The headlines in the news 2017 were remarkable indeed: "Doctor believes he has found the cure for sepsis..." or "Doctor says improvised 'cure' for sepsis has had remarkable results".
Dr. Paul Marik described his observation in an interview in 2017, where he mentions several cases of sepsis that have almost miraculously responded to the application of vitamin c (watch here: Interview on WAVY TV). He even continues, that since then they see "the same thing over and over again". This implicated that these results were reproducible. He finally stated that the current data at that stage were "impressive" and that there was enough basic science to show that it works.
Vitamin C has many interesting properties that theoretically could be on benefit in sepsis. (read here: Crit☁ post on Vitamin C). Its application was already proposed for the treatment of other diseases like the common cold of Influenza. Despite some moderate positive influence observed, these results could not be reproduced in trials.
While the news picked up on this story as a miracle drug, Paul Marik et al. published their results of a before-and-after single-centre, retrospective cohort study in Chest 2017. In this paper, they compared 47 patients with sepsis that received the metabolic cocktail (Vitamin C 1.5g 6-hourly, hydrocortisone 50mg 6-hourly and thiamine 200mg 12-hourly) to 47 patients which did not - notably in a non-double-blinded, non-randomized fashion. Their results showed overall hospital mortality of 8.5% with the 'cocktail' and 40.4% without its application.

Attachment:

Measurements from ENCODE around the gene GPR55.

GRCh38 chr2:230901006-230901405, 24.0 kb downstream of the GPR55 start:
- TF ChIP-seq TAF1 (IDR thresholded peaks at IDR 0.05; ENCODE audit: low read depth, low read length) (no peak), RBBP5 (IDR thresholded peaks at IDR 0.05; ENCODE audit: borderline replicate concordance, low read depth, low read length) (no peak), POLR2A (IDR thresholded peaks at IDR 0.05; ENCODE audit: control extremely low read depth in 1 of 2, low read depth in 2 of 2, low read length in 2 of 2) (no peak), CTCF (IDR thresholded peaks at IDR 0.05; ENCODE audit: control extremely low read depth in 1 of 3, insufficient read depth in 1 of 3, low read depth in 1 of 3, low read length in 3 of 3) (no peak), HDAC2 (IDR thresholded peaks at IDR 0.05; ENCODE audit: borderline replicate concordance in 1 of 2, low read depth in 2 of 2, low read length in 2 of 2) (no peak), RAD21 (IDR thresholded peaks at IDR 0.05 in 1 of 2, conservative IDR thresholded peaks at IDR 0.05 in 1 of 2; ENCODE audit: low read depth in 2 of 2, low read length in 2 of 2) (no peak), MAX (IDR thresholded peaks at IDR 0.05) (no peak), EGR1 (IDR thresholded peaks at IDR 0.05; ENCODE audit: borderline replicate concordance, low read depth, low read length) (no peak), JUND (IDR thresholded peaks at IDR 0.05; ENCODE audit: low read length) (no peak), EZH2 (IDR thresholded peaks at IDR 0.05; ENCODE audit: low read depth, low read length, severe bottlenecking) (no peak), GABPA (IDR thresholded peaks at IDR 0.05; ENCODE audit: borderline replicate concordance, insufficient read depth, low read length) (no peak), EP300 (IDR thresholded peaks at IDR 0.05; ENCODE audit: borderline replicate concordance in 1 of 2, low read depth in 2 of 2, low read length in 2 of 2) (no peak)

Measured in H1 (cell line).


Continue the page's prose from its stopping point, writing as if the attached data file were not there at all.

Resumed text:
This publication was reason enough to launch a small war of faith about sense and nonsense of this cocktail for sepsis.
The VITAMINS Trial - First Failure
Since 2017 a tiny bunch of studies were published, many of them with significant limitations like a small number of patients, often not randomized-controlled and with conflicting results.
Nabil Habib T, Ahmed I (2017) Early Adjuvant Intravenous Vitamin C Treatment in Septic Shock may Resolve the Vasopressor Dependence. Int J Microbiol Adv Immunol. 05(1), 77-81.
Shin et al. J Clin Med. 2019 Jan; 8(1): 102.
Fowler et al. JAMA. 2019 Oct 1;322(13):1261-1270.